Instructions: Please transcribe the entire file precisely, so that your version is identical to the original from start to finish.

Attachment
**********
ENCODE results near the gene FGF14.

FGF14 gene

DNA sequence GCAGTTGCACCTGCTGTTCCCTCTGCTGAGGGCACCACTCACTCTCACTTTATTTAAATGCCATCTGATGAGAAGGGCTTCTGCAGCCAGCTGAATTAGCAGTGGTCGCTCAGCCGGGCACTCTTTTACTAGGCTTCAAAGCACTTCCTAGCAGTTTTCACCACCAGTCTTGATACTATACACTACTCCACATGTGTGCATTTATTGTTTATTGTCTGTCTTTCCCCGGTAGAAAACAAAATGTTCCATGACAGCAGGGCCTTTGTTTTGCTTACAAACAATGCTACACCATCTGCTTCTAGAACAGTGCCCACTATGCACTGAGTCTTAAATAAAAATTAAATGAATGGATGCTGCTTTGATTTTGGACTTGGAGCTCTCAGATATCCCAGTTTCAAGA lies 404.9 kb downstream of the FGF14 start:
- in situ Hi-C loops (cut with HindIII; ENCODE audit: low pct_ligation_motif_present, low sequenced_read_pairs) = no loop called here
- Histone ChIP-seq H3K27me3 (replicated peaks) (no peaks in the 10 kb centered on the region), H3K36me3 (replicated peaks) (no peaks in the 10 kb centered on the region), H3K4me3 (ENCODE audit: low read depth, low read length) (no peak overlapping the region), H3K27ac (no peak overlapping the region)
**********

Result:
ENCODE results near the gene FGF14.

FGF14 gene

DNA sequence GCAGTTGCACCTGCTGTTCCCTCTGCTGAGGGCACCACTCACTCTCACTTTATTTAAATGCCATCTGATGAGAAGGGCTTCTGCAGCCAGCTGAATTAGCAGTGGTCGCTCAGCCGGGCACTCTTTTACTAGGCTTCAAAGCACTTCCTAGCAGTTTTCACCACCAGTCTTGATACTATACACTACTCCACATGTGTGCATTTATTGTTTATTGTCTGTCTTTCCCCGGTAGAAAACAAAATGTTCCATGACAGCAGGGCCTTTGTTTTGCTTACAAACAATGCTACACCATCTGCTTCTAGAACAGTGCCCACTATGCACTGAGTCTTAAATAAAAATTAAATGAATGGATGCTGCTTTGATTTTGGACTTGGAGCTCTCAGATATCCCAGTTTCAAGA lies 404.9 kb downstream of the FGF14 start:
- in situ Hi-C loops (cut with HindIII; ENCODE audit: low pct_ligation_motif_present, low sequenced_read_pairs) = no loop called here
- Histone ChIP-seq H3K27me3 (replicated peaks) (no peaks in the 10 kb centered on the region), H3K36me3 (replicated peaks) (no peaks in the 10 kb centered on the region), H3K4me3 (ENCODE audit: low read depth, low read length) (no peak overlapping the region), H3K27ac (no peak overlapping the region)